To set the following user account control flags, the following privileges and control access rights are required.

 

Account control flag

Privilege or right required

UF_TRUSTED_TO_AUTHENTICATE_FOR_DELEGATION

SeEnableDelegationPrivilege privilege, which is granted to Administrators by default.

UF_TRUSTED_FOR_DELEGATION

SeEnableDelegationPrivilege.

UF_PASSWD_NOTREQD

"Update password not required" control access right on the Domain object, which is granted to authenticated users by default.

UF_DONT_EXPIRE_PASSWD

"Unexpire password" control access right on the Domain object, which is granted to authenticated users by default.

UF_ENCRYPTED_TEXT_PASSWORD_ALLOWED

"Enable per user reversibly encrypted password" control access right on the Domain object, which is granted to authenticated users by default.

UF_SERVER_TRUST_ACCOUNT

"Add/remove replica in domain" control access right on the Domain object, which is granted to Administrators by default.

 

Table 5.

 

The correct way to specify the new name for an account is to call NetUserSetInfo() with USER_INFO_0 and to specify the new value using the usri0_name member.  If you call NetUserSetInfo() with other information levels and specify a value using a usriX_name member, the value is ignored.

Note that calls to NetUserSetInfo() can change the home directory only for user accounts that the network server creates.  If the NetUserSetInfo() function returns ERROR_INVALID_PARAMETER, you can use the parm_err parameter to indicate the first member of the user information structure that is invalid.  A user information structure begins with USER_INFO_ and its format is specified by the level parameter.  The following table lists the values that can be returned in the parm_err parameter and the corresponding structure member that is in error.  The prefix usri*_ indicates that the member can begin with multiple prefixes, for example, usri10_ or usri1003_.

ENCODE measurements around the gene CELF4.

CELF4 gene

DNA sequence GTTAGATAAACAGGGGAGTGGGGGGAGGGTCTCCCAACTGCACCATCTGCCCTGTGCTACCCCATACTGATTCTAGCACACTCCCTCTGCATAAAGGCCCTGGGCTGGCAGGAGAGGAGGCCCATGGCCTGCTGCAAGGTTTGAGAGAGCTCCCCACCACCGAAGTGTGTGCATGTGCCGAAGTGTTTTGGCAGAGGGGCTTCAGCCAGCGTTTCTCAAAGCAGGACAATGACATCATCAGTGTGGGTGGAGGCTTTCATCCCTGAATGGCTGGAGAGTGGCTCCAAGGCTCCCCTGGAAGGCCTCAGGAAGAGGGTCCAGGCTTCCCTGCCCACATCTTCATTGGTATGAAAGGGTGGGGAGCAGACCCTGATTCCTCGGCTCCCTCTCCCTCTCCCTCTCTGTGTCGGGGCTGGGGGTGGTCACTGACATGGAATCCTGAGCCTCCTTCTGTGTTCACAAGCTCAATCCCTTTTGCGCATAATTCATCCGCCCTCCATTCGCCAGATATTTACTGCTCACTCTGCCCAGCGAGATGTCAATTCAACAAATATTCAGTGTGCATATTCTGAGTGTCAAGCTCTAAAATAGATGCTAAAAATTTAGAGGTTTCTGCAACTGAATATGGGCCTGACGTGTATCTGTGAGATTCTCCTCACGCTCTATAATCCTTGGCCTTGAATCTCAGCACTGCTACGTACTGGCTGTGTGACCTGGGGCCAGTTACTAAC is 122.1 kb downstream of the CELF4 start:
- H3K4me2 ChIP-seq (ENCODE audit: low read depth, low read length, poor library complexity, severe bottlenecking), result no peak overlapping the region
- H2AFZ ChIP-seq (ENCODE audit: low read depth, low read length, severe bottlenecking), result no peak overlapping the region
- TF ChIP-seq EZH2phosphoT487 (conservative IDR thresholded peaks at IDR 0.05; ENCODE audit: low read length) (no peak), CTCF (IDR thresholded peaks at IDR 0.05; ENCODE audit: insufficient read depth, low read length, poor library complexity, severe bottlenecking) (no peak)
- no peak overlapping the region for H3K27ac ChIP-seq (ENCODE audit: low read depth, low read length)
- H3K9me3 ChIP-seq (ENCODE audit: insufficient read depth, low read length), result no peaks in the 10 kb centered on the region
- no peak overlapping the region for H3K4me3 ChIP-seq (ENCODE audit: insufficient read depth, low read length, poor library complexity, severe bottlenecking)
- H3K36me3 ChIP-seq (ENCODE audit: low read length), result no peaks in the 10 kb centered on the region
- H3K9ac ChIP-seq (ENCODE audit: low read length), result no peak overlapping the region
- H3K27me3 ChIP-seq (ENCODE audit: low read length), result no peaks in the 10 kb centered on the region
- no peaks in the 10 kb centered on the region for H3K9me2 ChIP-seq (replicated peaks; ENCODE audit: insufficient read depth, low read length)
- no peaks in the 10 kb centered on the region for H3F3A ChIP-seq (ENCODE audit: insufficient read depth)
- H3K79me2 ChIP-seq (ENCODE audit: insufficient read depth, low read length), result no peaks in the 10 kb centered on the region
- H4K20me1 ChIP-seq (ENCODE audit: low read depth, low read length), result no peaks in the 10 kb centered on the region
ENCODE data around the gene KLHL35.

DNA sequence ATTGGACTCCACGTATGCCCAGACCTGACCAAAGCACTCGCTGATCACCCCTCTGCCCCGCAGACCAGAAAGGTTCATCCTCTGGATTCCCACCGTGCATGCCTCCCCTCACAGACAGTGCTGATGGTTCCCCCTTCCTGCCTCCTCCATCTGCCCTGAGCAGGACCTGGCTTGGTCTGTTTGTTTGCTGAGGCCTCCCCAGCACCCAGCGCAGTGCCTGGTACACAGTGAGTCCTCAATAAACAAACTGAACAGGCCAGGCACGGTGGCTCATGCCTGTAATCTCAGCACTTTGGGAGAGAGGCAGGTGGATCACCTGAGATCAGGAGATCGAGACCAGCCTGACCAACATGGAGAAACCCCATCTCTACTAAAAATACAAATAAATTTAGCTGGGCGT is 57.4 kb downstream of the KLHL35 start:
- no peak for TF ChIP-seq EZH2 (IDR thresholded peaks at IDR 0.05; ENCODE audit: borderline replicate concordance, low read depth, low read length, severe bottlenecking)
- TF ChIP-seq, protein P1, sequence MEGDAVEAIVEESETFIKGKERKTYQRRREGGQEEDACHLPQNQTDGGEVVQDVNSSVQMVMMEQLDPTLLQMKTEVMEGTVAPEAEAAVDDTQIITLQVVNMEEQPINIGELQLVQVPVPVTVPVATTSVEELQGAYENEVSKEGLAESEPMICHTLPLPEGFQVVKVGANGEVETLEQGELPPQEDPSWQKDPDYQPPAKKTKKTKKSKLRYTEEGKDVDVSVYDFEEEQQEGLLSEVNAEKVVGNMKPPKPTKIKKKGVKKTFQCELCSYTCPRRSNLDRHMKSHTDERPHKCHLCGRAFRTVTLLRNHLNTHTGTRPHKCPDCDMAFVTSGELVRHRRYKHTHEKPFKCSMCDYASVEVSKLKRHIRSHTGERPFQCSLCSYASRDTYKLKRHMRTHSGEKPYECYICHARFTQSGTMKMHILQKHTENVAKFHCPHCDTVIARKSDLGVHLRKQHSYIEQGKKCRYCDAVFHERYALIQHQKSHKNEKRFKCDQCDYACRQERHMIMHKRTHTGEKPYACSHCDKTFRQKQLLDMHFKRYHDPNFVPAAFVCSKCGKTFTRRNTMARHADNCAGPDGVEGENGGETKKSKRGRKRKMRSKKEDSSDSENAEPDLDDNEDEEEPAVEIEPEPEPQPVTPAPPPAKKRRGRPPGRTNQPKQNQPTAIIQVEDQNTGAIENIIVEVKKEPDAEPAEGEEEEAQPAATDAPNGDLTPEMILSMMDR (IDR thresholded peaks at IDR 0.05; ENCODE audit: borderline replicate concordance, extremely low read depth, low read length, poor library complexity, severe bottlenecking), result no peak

Value

Member

USER_NAME_PARMNUM

usri*_name

USER_PASSWORD_PARMNUM

usri*_password

USER_PASSWORD_AGE_PARMNUM

usri*_password_age

USER_PRIV_PARMNUM

usri*_priv

USER_HOME_DIR_PARMNUM

usri*_home_dir

USER_COMMENT_PARMNUM

usri*_comment

USER_FLAGS_PARMNUM

usri*_flags

USER_SCRIPT_PATH_PARMNUM

usri*_script_path

USER_AUTH_FLAGS_PARMNUM

usri*_auth_flags

USER_FULL_NAME_PARMNUM

usri*_full_name

USER_USR_COMMENT_PARMNUM

usri*_usr_comment

USER_PARMS_PARMNUM

usri*_parms

USER_WORKSTATIONS_PARMNUM

usri*_workstations

USER_LAST_LOGON_PARMNUM

usri*_last_logon

USER_LAST_LOGOFF_PARMNUM

usri*_last_logoff

USER_ACCT_EXPIRES_PARMNUM

usri*_acct_expires

USER_MAX_STORAGE_PARMNUM

usri*_max_storage

USER_UNITS_PER_WEEK_PARMNUM

usri*_units_per_week

USER_LOGON_HOURS_PARMNUM

usri*_logon_hours

USER_PAD_PW_COUNT_PARMNUM

usri*_bad_pw_count

USER_NUM_LOGONS_PARMNUM

usri*_num_logons

USER_LOGON_SERVER_PARMNUM

usri*_logon_server

USER_COUNTRY_CODE_PARMNUM

usri*_country_code

USER_CODE_PAGE_PARMNUM

usri*_code_page

USER_PRIMARY_GROUP_PARMNUM

usri*_primary_group_id

USER_PROFILE_PARMNUM

usri*_profile

USER_HOME_DIR_DRIVE_PARMNUM

usri*_home_dir_drive

 

Table 6.